14 Ways to Tick off a Writer

angry man“I love throwing rocks at tigers in the zoo,” you say, “but now that the weather’s cold, I need an indoor activity.” Look no further. Writers are fun and easy to annoy. Minimum effort, maximum rage. Try these 14 simple tricks, and you might never need to pay for the Large Cat House again.

1) Go on Amazon and give the book one star because “the plastic wrapping was slightly ripped when it arrived from the seller.”

2) Ask what the new book’s about. After the writer answers, say, “Oh, that sounds exactly like that T. C. Boyle book that came out last year. Have you read that? You have to read it! Yours sounds exactly like it!”

3) When interviewing an author on the radio, make sure to give the wrong title for her book. Just wrong enough to show you care. Is her book called Please Call Home? You might call it Please Come Home or The Homecoming or Home is Calling. Sit back and watch while the author figures out how to correct you on air. Good times!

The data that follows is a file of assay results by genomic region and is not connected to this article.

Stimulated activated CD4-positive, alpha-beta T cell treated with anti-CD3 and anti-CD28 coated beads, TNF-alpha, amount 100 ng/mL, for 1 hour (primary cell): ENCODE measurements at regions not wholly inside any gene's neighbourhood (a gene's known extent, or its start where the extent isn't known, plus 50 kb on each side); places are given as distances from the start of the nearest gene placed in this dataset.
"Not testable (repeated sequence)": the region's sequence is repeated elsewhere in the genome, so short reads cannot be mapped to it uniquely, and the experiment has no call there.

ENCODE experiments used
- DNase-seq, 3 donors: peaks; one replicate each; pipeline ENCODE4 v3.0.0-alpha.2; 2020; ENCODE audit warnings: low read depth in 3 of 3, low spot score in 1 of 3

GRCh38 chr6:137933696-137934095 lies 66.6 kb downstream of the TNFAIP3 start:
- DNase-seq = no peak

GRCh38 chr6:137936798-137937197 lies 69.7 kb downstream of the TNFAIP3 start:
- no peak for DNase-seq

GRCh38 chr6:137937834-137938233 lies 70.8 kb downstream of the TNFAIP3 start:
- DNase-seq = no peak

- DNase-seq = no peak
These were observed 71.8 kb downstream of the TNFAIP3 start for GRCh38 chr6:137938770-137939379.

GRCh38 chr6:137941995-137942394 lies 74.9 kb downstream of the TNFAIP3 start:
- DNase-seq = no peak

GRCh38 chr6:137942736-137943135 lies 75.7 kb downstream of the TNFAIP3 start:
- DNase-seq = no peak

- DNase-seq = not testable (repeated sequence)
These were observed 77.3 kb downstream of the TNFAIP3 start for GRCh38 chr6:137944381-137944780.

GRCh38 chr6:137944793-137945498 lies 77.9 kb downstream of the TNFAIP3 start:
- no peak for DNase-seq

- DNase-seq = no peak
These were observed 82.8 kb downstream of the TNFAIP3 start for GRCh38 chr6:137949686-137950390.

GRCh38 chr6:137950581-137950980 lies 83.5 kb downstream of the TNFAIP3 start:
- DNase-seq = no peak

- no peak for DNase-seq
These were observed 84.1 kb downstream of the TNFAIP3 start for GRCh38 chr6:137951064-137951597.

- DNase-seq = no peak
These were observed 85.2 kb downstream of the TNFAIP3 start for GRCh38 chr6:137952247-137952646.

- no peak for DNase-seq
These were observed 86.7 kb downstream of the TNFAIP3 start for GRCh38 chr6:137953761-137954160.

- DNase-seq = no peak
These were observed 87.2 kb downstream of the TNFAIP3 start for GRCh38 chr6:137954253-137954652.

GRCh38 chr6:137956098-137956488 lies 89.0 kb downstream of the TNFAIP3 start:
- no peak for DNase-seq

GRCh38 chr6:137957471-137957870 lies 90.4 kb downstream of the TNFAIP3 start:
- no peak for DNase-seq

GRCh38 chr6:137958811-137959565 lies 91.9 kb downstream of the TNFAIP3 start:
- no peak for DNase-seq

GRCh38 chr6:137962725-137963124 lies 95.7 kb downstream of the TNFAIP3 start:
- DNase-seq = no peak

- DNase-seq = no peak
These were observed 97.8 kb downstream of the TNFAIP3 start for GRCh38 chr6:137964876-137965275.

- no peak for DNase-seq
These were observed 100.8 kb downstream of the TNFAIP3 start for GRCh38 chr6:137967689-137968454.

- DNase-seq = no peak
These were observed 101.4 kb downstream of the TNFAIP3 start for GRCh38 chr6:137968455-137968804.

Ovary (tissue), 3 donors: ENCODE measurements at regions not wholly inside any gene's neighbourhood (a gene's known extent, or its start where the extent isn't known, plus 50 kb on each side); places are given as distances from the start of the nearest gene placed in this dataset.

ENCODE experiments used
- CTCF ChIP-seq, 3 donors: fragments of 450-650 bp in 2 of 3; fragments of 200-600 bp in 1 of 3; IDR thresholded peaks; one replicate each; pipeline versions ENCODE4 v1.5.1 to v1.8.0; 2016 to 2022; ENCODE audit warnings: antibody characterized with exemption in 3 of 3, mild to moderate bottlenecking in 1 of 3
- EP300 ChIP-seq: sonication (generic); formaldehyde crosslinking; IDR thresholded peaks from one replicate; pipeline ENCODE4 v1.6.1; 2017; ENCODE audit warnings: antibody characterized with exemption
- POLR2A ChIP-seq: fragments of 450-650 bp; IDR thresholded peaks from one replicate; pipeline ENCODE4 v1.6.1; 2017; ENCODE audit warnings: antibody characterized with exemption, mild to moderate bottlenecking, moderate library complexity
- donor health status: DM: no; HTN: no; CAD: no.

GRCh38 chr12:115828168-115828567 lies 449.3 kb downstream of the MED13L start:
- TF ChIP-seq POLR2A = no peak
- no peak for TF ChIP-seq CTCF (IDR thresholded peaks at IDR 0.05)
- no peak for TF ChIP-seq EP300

4) Email saying you want to be a writer too, and you notice the writer lives in the same city, and you wonder if he could spare two hours sometime soon to have coffee and fill you in on how this whole writing thing works. Do not give any indication that you have ever read the writer’s work or care about it in any way. Do not address the author by name. Just cut and paste.

5) “So you’re a writer. What do you write about?”
“I write literary fiction.”
“Yeah, but, like, mysteries, or…?”
“Um, sort of realistic stuff. Novels and short stories.”